Alaska News

Budget politics threaten Alaska’s federally funded health insurance relief program

The Alaska House of Representatives reversed course June 28 to make sure the whole state government won’t shut down July 1, but politics will still leave many longstanding and broadly popular programs unfunded for the foreseeable future, including one that has been successful in reducing private health insurance premiums.

Legislators on the budget conference committee attempted to pressure their colleagues to vote for Permanent Fund dividends of about $1,100 per person by tying the larger amount to funding the Power Cost Equalization subsidy for rural residents, the state’s school bond debt payments to local governments and $114 million in oil and gas tax credits; paying the oil and gas tax credits has been supported by many of the Republican advocates for larger PFDs.

Much of the funding for the PFD and the other impacted programs in the fiscal year 2022 budget was made contingent upon a favorable vote for the now-annual draw from the state’s dwindling savings account, the Constitutional Budget Reserve, which requires a three-quarters vote in both the House and Senate to access its funds. An affirmative CBR vote also authorizes a technical action, known as the “reverse sweep,” that restores program funds at the start of each fiscal year due to a constitutional requirement.

However, the CBR vote failed in both the House and the Senate, resulting in a slew of un-or underfunded programs and capital projects, and PFDs of approximately $525 per Alaskan, at least until the Legislature convenes again.

[Dunleavy signs state budget but delays veto announcement]

Among the unfunded programs is one that only required lawmakers to approve the acceptance and transfer of federal funds to help offset the unusually high cost of individual market health insurance plans in Alaska.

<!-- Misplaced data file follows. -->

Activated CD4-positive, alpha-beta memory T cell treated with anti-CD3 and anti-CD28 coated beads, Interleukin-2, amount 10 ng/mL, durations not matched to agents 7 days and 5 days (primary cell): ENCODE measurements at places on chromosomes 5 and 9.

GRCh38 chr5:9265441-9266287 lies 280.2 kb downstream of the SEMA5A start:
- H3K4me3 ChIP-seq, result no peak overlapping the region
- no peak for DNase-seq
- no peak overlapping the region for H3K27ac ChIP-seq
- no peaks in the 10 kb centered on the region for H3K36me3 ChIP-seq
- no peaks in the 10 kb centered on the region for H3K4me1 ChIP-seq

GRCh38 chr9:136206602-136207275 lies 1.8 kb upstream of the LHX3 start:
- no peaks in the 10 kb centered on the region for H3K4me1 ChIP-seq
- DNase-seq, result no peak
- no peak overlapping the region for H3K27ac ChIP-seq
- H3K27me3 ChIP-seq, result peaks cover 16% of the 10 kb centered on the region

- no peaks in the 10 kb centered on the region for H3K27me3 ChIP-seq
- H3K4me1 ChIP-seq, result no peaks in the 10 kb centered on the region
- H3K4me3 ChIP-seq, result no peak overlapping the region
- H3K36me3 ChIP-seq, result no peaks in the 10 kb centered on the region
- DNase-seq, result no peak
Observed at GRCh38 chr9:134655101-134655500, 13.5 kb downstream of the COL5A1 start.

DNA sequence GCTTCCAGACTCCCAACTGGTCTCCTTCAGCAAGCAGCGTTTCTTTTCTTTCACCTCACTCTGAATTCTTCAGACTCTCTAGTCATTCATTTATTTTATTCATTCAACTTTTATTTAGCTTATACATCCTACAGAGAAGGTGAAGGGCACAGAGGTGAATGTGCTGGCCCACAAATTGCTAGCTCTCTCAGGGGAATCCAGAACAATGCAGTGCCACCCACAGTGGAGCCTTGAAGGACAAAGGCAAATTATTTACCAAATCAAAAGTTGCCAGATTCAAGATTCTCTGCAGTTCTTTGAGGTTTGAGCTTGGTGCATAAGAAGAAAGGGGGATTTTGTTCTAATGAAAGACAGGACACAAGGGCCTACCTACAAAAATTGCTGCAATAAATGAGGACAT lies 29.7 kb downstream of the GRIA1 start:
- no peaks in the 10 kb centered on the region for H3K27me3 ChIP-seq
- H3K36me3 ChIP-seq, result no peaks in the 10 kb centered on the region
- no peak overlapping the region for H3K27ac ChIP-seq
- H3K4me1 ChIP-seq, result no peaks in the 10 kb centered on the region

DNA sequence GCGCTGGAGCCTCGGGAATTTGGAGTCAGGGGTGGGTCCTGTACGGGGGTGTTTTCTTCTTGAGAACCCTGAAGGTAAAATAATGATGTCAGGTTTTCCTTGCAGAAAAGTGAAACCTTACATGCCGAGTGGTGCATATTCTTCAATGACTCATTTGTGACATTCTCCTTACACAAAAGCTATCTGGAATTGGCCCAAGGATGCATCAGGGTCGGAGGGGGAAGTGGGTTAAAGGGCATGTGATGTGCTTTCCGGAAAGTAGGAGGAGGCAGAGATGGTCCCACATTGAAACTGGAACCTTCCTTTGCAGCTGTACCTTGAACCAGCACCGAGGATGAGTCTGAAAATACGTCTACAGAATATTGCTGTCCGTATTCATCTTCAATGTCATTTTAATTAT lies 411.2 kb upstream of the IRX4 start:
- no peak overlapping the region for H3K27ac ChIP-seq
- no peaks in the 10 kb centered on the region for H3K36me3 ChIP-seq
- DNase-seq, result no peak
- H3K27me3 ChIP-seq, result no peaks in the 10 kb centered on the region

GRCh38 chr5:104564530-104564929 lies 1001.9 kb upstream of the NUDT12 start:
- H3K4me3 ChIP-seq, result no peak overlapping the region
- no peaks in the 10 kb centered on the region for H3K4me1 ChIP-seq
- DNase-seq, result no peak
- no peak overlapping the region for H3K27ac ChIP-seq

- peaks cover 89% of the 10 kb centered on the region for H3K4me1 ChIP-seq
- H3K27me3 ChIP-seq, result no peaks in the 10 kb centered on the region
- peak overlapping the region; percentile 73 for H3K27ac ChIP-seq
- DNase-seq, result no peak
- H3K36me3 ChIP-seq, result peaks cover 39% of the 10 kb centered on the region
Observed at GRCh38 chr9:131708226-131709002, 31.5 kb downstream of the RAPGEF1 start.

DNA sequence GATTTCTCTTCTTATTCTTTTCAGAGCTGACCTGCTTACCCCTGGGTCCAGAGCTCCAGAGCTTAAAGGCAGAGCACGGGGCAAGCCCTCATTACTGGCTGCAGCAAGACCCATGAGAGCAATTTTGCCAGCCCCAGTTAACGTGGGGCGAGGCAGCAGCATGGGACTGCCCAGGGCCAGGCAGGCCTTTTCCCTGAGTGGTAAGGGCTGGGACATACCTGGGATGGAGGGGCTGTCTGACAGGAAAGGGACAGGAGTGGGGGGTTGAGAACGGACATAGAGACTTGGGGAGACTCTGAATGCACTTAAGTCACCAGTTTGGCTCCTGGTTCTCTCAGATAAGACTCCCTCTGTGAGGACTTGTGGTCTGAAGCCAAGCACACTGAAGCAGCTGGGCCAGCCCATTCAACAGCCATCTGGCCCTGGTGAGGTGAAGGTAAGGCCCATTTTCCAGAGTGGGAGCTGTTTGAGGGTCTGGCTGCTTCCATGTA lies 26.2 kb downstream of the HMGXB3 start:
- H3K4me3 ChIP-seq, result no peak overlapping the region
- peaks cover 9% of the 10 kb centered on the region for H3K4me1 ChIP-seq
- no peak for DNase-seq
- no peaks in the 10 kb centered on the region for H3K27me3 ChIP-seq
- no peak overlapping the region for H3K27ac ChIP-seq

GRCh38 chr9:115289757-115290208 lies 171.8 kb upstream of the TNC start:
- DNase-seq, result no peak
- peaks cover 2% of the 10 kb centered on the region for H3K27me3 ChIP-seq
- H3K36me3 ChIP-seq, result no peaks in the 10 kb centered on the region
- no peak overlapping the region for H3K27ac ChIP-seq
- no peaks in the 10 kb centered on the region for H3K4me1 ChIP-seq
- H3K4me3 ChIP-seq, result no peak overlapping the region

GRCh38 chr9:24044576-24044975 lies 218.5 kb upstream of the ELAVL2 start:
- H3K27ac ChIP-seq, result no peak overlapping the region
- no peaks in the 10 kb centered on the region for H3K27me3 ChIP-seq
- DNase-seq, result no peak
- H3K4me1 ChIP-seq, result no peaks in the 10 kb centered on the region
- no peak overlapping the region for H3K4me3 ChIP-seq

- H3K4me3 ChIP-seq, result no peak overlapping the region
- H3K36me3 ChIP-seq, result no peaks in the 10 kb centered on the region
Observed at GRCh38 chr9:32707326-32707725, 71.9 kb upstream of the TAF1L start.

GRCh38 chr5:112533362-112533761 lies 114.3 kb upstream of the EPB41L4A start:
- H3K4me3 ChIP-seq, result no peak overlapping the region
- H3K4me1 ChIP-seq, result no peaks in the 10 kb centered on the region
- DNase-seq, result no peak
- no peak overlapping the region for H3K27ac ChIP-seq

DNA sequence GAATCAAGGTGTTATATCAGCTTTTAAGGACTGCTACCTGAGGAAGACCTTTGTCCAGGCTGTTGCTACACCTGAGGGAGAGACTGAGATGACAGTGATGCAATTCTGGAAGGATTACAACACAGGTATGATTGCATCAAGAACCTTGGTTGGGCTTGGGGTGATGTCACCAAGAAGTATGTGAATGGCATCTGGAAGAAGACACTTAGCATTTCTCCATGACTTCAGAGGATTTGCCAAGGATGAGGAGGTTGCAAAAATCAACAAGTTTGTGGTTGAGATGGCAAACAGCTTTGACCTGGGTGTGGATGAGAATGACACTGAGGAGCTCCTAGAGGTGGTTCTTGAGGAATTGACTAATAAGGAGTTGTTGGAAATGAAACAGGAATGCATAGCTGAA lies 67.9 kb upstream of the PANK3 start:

The state’s first-of-its-kind reinsurance program, approved by lawmakers in 2017, lowers the cost of health insurance premiums for individual market enrollees by directing the premiums of high care utilization or catastrophic health cases to the Alaska Comprehensive Insurance Association, a nonprofit.

The insurance group then goes to the broader individual market to spread out the costs for those individuals, lessening the cost to individual insurance providers. After rising to the highest in the nation, Insurance premiums for individual plan holders have mostly decreased each year since the program took effect.

Alaska was eligible to receive approximately $78.5 million from the U.S. Department of Health and Human Services to support the reinsurance program through a 1332 innovation waiver, according to a March statement from the state Division of Insurance, but budget language tying the reinsurance program to the reverse sweep means the program is currently unfunded for the 2022 and 2023 fiscal years, according to some House Democrats.

Department of Commerce, Community and Economic Development spokeswoman Glenn Hoskinson wrote via email that the funding level for the reinsurance program the next two years is unknown, but noted that it is funded on a calendar year basis. The average premium for a consumer on a Bronze marketplace plan was $435 per month in 2020, which was down about $100 per month versus 2018 rates, according to the Kaiser Family Foundation.

The House adjourned sine die nearly immediately after approving an effective date for the existing budget to avoid a government shutdown but did not address the CBR vote, all but assuring the host of impacted programs will start the fiscal year without the necessary funding.

Senate President Peter Micciche, R-Soldotna, said in a statement provided by a Senate Majority spokeswoman that the caucus will have internal meetings and discuss with other legislators the prospect of addressing the CBR and potentially other items before the next special session called by Gov. Mike Dunleavy — the third this year — begins in early August.

“There’s still more work to be done: the three-quarter vote, reverse sweep, etcetera. If there’s a way of coming to an agreement for short-term sessions prior to the special session, I believe we would have the opportunity to be a lot more productive,” Micciche said.

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